Sewage Treatment Methods


Water treatment power methods can be summarized in three ways:

①The most commonly used method is to obtain the required water quality by removing some or all impurities in raw water;

② Obtain the required water quality by adding new ingredients to the raw water;

③The processing of raw water does not involve removing impurities or adding new ingredients.

Impurities in water and treatment methods Impurities in water include entrained coarse substances, suspended solids, colloids and dissolved substances. Coarse materials include floating aquatic plants in the river, garbage, large aquatic organisms, gravel in wastewater, and large pieces of dirt. In water supply projects, coarse impurities are removed by the facilities of the water intake structure and are not included in the scope of water treatment.

In wastewater treatment, the removal of coarse impurities generally belongs to the pretreatment part of the water. Suspended solids and colloids include sediment, algae, bacteria, viruses, and insoluble substances originally in the water and produced during the water treatment process. Dissolved substances include inorganic salts, organic compounds and gases. There are many treatment methods for removing impurities from water, and the applicable scope of the main methods can be roughly divided according to the particle size of the impurities. Because the impurities contained in raw water and the allowable impurities in finished water vary greatly in type and concentration, the water treatment processes also vary greatly.

As far as domestic water (or urban public water supply) is concerned, raw water taken from high-quality water sources (well water or well-protected special water supply reservoirs) only needs to be disinfected to become finished water; raw water taken from general rivers or lakes must first be disinfected. Remove turbid impurities such as sediment and then disinfect them; pollutants such as organic matter need to be removed from raw water that is seriously polluted; iron and manganese need to be removed from raw water containing iron and manganese (such as some well water). Domestic water can meet the water quality requirements of general industrial water, but industrial water sometimes requires further processing, such as softening and desalination. When the water quality requirements for wastewater discharge or reuse are low, coarse impurities and suspended solids only need to be removed by screening and sedimentation (often called primary treatment); when organic matter is required to be removed, it is generally used after primary treatment. Biological treatment (often called secondary treatment) and disinfection; for wastewater after biological treatment, the treatment process is collectively called tertiary treatment or advanced treatment, such as removal when the wastewater is discharged into a water body that needs to prevent eutrophication. The nitrogen and phosphorus process belongs to the third-level treatment (see the physical and chemical treatment of water). When wastewater is used as the water source, the finished water quality requirements and corresponding processing procedures depend on its use. In theory, modern water treatment technology can produce any high-quality finished water from any low-quality water.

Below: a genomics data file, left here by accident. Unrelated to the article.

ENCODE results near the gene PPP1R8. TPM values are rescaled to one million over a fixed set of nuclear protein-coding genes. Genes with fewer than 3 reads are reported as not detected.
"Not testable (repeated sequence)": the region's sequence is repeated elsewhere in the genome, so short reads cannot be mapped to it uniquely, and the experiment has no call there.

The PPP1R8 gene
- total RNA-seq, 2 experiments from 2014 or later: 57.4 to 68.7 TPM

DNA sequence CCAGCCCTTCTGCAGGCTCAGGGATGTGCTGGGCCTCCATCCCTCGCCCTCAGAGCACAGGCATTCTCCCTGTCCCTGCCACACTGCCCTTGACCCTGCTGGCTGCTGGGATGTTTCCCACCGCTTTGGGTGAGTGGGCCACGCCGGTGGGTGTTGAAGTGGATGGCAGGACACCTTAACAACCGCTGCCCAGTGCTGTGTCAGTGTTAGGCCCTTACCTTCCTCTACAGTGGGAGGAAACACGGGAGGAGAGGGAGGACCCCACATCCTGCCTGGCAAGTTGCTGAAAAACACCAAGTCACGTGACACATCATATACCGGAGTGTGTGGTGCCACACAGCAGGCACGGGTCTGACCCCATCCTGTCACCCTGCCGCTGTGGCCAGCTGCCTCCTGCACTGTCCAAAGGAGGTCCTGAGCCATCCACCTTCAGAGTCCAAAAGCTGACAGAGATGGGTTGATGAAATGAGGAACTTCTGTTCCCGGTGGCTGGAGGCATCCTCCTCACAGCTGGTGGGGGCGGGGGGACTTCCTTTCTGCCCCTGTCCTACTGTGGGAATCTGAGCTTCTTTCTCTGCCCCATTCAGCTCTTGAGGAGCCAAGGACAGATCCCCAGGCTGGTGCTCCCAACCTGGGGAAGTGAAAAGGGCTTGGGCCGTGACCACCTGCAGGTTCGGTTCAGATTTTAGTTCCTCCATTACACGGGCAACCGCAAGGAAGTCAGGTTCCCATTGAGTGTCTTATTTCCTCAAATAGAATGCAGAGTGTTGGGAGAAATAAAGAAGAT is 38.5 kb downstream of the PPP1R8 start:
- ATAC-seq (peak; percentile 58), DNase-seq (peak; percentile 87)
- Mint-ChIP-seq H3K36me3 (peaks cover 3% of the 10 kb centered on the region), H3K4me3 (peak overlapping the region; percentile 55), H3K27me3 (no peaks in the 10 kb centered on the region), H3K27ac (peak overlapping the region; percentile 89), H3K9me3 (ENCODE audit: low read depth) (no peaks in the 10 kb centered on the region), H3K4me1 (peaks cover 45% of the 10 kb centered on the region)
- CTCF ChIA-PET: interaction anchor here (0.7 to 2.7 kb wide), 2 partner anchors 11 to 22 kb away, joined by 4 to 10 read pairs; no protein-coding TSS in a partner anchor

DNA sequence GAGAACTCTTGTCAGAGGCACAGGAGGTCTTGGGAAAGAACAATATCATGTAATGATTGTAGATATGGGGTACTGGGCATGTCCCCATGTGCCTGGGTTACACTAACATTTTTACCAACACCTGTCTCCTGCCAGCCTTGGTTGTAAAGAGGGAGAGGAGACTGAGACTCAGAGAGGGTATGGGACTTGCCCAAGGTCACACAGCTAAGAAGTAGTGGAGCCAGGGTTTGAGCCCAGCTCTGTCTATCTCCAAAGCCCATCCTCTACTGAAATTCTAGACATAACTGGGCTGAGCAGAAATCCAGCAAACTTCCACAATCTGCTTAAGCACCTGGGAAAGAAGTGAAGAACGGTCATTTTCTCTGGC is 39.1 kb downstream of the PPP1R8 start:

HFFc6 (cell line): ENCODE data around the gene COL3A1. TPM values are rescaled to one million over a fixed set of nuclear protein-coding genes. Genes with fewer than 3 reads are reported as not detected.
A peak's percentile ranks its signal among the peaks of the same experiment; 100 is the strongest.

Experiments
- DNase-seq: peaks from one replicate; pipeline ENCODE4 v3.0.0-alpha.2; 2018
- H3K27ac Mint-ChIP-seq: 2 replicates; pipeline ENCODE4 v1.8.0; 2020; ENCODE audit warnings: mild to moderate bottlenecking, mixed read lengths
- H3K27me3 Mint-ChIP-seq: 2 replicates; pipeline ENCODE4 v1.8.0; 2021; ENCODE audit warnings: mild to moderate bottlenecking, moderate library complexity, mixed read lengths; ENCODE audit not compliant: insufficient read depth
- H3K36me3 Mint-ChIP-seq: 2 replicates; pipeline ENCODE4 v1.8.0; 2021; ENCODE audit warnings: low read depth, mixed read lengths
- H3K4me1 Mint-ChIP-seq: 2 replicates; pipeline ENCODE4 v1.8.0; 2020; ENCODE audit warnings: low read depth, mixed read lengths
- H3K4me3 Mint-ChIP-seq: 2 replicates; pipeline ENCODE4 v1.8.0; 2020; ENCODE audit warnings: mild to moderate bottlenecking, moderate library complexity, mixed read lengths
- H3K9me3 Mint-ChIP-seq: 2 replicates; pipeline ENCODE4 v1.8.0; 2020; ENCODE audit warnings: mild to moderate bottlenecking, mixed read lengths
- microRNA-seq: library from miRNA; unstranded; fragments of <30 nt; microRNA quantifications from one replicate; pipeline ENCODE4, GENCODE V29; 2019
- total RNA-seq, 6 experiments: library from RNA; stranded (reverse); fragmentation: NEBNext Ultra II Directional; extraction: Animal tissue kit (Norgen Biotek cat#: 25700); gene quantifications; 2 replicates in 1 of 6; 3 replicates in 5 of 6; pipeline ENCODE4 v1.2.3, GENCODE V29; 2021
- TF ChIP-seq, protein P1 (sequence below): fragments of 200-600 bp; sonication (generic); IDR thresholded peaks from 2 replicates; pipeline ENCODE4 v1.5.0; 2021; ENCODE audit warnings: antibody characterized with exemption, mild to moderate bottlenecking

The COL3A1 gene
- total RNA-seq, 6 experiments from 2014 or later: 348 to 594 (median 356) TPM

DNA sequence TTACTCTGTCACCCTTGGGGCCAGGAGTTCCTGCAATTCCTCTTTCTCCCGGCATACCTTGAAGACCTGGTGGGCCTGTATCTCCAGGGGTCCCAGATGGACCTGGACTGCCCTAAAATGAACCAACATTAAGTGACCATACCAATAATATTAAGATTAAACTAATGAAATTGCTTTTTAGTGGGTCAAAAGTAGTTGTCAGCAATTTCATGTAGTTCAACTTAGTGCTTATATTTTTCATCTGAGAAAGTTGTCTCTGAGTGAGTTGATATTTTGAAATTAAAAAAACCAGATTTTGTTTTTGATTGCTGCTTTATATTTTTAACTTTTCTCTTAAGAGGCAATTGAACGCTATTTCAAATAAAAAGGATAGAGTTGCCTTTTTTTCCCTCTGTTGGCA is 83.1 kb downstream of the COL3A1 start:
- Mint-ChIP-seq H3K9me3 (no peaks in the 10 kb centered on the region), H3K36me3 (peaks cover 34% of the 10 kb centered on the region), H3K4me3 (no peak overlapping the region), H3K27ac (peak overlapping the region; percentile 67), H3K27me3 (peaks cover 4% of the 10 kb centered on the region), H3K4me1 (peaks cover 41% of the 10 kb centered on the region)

Classification of methods The process of water treatment is actually a processing procedure that is designed according to the difference between the quality of raw water and finished water, and must be adopted for raw water. Each process produces a physical, chemical or microbiological effect on the raw water. One process is usually completed in one processing equipment, but there are also several processes that are completed in one processing equipment. One process or a combination of several processes can constitute a unit method of water treatment, such as coagulation, sedimentation, filtration and disinfection, which are the most commonly used unit methods of water supply treatment.

Various unit methods can be divided into two categories: physical and chemical methods and biological methods according to the theoretical basis applied.

All treatment methods based on the principles of physics or chemistry (including physical chemistry) or both are included in the physical and chemical methods. All treatment methods based on the theoretical basis of the life activities of microorganisms are included in biological methods, also known as biochemical methods.

We can also borrow the concepts of unit operation and unit process in chemical engineering to divide various treatment processes into unit operations (which do not produce chemical reactions, such as liquid transportation, precipitation, filtration, reverse osmosis, etc.) and unit processes (which produce chemical reactions) , such as coagulation, disinfection, chemical precipitation, biological oxidation, etc.) two categories.

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